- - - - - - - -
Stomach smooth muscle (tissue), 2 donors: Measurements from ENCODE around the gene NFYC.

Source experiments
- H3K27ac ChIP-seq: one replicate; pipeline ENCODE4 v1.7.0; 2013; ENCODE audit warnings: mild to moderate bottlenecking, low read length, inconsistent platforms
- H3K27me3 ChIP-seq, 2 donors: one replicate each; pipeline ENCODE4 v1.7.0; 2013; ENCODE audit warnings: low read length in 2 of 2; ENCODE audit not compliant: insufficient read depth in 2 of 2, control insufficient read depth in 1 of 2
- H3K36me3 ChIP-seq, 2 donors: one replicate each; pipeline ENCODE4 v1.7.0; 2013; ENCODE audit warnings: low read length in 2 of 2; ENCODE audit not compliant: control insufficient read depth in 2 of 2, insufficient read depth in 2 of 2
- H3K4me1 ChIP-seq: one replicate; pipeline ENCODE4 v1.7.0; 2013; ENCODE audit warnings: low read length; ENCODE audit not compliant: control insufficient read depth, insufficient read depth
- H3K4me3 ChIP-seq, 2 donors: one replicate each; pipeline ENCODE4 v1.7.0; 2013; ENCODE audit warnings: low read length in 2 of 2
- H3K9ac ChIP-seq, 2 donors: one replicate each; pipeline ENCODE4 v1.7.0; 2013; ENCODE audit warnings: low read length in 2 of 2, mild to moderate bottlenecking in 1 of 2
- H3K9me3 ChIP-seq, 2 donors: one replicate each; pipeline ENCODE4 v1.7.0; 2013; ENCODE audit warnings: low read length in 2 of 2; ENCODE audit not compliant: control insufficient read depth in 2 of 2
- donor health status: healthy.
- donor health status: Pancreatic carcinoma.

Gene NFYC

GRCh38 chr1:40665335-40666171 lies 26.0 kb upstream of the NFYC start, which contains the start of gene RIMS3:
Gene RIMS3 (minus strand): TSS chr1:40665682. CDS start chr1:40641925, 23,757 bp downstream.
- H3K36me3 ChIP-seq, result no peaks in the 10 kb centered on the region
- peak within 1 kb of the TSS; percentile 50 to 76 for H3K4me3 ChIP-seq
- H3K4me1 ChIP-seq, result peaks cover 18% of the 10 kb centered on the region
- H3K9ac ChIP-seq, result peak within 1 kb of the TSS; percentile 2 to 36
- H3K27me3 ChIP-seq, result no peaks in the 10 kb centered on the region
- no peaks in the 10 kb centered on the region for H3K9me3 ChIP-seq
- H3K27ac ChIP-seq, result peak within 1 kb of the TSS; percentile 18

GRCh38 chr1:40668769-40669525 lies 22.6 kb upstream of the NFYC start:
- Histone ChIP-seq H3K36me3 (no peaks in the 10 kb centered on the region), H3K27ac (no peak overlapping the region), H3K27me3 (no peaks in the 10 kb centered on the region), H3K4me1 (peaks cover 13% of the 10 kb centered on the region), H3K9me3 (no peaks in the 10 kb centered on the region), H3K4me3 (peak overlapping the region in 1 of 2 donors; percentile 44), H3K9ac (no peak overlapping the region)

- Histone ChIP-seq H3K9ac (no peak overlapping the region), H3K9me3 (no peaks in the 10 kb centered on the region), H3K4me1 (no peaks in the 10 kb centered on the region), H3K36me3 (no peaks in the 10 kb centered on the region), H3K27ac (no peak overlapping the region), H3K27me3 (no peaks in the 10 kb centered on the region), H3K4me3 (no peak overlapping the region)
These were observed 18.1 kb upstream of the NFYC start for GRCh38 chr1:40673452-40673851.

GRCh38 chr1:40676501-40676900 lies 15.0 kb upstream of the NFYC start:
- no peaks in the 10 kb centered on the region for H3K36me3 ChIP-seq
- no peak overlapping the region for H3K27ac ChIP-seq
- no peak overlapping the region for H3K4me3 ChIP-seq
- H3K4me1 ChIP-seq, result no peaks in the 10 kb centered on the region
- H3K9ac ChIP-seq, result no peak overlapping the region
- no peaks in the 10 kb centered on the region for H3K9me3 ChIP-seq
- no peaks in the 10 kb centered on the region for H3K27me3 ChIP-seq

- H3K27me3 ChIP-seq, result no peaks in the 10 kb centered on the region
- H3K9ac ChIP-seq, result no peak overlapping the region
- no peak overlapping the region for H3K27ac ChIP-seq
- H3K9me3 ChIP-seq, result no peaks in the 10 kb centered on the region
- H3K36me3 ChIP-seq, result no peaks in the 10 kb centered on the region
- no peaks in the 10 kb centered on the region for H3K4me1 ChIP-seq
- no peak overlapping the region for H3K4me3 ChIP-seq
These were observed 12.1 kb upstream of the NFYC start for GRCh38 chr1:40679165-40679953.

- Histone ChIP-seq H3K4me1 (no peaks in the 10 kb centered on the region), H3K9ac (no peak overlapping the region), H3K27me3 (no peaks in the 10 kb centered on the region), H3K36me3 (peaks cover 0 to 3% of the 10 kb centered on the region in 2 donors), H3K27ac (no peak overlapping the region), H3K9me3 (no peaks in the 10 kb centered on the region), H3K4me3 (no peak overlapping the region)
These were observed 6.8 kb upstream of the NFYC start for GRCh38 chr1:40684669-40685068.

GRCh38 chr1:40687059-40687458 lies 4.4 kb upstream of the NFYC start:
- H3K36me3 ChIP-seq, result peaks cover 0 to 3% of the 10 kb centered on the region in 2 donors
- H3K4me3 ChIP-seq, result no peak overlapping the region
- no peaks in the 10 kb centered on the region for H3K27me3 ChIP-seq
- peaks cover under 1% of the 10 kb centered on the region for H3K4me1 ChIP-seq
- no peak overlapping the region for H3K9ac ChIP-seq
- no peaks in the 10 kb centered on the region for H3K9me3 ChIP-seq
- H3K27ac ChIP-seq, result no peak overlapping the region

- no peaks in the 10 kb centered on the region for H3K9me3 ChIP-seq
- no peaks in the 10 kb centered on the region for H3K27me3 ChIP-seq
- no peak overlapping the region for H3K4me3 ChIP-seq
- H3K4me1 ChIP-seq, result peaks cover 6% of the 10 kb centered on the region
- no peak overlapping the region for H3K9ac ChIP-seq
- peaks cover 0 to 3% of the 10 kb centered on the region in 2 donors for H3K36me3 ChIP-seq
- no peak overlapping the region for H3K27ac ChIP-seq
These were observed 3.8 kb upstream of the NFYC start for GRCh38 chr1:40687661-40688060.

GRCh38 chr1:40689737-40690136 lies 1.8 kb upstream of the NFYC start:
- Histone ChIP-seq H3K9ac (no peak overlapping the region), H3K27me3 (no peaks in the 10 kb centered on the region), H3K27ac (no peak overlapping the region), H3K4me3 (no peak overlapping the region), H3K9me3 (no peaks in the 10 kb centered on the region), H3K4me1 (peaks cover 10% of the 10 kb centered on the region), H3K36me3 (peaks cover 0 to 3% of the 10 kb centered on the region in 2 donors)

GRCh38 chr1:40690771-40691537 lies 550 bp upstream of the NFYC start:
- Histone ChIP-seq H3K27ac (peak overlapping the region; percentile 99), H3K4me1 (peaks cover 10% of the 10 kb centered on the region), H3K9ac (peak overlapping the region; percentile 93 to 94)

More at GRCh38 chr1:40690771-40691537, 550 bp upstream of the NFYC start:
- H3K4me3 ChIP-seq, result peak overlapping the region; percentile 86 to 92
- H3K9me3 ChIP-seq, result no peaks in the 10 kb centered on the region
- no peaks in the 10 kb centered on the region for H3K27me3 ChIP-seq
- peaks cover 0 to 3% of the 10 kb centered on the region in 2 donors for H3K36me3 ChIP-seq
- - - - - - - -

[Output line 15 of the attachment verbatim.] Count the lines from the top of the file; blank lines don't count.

- H3K36me3 ChIP-seq, result no peaks in the 10 kb centered on the region